Satellite tags were attached to the three largest crocodiles released. This is the first time the technology is being used for Siamese crocodiles and Sinovas hopes the tags can track crocodile movements in the first year after release.
Acoustic telemetry, a process in which transmitters emit soundwaves detected by receivers, is also being tested. Transmitters were implanted into the released crocodiles with eight receivers placed along the river, which Sinovas said should detect the passing animals. During the release, transmitters were tested with an underwater microphone called a hydrophone.
Crocodiles are “top predators” and an essential part of an ecosystem and post-release information will aid conservation efforts. “By reintroducing Siamese crocodiles into their natural habitat, we are to some extent re-establishing that ecological balance,” Sinovas said.
In Indochina, Siamese crocodile reinforcements and reintroductions have taken place in the Xe Champhone Wetlands of Laos, Pang Sida National Park in Thailand and Cat Tien National Park in Vietnam.
“It is important to re-establish multiple populations throughout their historical distribution because just one population in the wild could easily go extinct,” said Steven Platt, a Wildlife Conservation Society herpetologist in Savannakhet, Laos. “Multiple populations act as a buffer against extinction.”
According to Platt, 112 pure-bred Siamese crocodiles were released into Xe Champhone, which he hopes will begin an “ink blot” effect of crocodiles spreading from the wetlands to surrounding areas.
The ultimate “goal of any reintroduction program is to have enough animals out there for a self-sustaining, viable population,” Platt explained.
In Cambodia, the Wildlife Conservation Society runs a ‘head-starting’ program for Siamese crocodiles. Head-starting is a conservation method where crocodiles are taken as eggs from the wild, reared in captivity until a certain size and then released.
“These reptiles are very vulnerable immediately after they hatch,” said Sitha Som, a landscape project manager for the conservation society. “We want to give the hatchling a better chance of survival, by letting them grow to a bigger size.”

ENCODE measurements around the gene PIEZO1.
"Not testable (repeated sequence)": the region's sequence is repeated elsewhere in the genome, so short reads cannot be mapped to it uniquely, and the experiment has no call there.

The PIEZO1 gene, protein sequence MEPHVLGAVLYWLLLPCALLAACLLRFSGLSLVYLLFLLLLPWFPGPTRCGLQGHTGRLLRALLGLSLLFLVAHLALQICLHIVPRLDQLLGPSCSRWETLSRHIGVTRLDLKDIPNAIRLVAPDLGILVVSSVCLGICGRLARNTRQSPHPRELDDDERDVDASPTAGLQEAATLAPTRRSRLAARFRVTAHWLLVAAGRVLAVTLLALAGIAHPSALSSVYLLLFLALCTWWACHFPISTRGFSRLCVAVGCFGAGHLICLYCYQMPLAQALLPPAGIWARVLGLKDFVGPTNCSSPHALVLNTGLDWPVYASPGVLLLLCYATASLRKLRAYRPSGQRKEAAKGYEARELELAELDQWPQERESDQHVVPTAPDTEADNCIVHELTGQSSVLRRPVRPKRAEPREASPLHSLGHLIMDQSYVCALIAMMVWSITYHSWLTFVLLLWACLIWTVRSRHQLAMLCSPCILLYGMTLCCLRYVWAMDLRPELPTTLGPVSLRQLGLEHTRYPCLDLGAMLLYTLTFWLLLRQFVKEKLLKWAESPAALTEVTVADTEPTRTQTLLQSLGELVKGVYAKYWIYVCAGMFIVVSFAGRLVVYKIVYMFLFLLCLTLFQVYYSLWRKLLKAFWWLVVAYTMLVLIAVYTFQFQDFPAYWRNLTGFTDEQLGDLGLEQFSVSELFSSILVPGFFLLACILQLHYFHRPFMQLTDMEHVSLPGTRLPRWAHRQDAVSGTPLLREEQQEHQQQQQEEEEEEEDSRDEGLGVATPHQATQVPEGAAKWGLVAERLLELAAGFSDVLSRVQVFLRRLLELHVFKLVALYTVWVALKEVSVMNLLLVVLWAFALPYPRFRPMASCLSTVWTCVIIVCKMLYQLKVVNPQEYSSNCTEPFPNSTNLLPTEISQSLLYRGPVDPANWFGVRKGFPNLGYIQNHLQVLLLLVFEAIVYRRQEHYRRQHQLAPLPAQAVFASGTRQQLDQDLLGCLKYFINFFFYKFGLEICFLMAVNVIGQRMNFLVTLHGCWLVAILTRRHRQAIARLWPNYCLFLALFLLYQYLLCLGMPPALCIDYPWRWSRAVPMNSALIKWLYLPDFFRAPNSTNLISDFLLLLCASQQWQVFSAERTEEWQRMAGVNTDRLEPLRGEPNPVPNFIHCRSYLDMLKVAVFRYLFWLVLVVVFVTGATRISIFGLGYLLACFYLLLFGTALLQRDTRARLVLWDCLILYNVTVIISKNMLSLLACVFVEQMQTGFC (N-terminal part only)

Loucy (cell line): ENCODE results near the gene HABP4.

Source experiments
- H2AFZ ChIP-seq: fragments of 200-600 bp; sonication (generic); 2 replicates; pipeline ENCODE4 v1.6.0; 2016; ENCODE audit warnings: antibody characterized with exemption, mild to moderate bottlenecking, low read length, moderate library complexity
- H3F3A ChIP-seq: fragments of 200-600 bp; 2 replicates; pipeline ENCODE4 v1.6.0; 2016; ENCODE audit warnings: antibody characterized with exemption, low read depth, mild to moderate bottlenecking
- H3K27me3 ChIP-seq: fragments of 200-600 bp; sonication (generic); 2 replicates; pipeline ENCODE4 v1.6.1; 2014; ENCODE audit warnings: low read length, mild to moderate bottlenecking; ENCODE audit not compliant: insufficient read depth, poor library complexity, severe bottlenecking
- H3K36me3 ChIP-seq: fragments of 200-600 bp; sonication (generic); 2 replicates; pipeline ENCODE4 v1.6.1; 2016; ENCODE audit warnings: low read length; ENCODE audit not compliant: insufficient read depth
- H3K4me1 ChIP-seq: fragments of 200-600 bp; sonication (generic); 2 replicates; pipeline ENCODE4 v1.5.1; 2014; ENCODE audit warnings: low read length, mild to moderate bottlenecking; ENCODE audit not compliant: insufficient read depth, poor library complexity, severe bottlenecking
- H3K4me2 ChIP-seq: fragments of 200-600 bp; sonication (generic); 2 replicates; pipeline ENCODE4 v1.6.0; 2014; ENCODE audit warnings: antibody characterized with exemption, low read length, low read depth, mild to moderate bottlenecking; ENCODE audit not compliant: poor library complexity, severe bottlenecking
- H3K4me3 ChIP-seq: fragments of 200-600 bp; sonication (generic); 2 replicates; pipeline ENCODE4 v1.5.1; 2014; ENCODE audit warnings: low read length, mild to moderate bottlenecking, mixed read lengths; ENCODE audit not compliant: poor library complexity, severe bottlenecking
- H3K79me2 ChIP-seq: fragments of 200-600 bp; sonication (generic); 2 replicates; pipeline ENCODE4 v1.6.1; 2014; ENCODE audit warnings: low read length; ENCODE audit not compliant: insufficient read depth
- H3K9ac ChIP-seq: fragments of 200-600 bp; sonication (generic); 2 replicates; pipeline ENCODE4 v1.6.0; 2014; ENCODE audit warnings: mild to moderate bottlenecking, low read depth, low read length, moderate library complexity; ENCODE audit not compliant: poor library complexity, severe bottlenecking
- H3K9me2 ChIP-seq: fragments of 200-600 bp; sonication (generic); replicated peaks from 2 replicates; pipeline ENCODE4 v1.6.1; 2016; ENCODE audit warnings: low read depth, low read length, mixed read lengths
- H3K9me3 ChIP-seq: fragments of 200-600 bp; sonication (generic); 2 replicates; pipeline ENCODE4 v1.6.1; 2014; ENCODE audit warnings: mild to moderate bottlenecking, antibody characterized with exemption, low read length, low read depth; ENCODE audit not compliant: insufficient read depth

Crocodiles are generally considered for release 18 months after hatching when they typically reach 80 to 90 centimetres (approximately 31 to 35 inches), said Som, who described the conservation society’s tentative plans to release 10 crocodiles later this year in wetlands by Sre Ambel River.
“The first step is getting crocodiles back on the landscape,” Platt said. “It is extremely important to get them back out there because when we put them back or take them out, we see positive and negative ‘cascading effects’ ripple through the ecosystem.”
In 2012, Cambodia’s Ministry of Agriculture, Forestry and Fisheries signed a 20-year Siamese crocodile conservation action plan, in partnership with Fauna & Flora and the Wildlife Conservation Society.
One of the main goals is to establish a wild population of at least 10,000 Siamese crocodiles across Cambodia, according to a Fauna & Flora translation of the Khmer-language action plan.
“We are getting there but this is a long-term process. The species reproduces relatively slowly. A generation is eight years or so. If crocodiles are reproducing in the wild, a few generations would be needed to reach that goal and that would take a few decades,” Sinovas said, later confirming Fauna & Flora’s plans to conduct its first release of crocodiles outside the Cardamoms later this year.
After the last crocodile was set free into wild waters, the Cardamom Mountains seemed to skip sunset with an evening storm quickly replacing the stagnant afternoon heat. As dark skies teased at the potential of rain, Sinovas set off down Steung Kampong Tachey in search of the species.
Just down the river, the beam from Sinovas’ headlamp reflected off several gleaming red eyes. Paddling toward the riverbank, he spotted a pair of crocodiles lurking just under the surface of the water.
“One of the rarest sights in Cambodia,” he said. “Siamese crocodiles in the wild.”
Photos by Anton L. Delgado for Southeast Asia Globe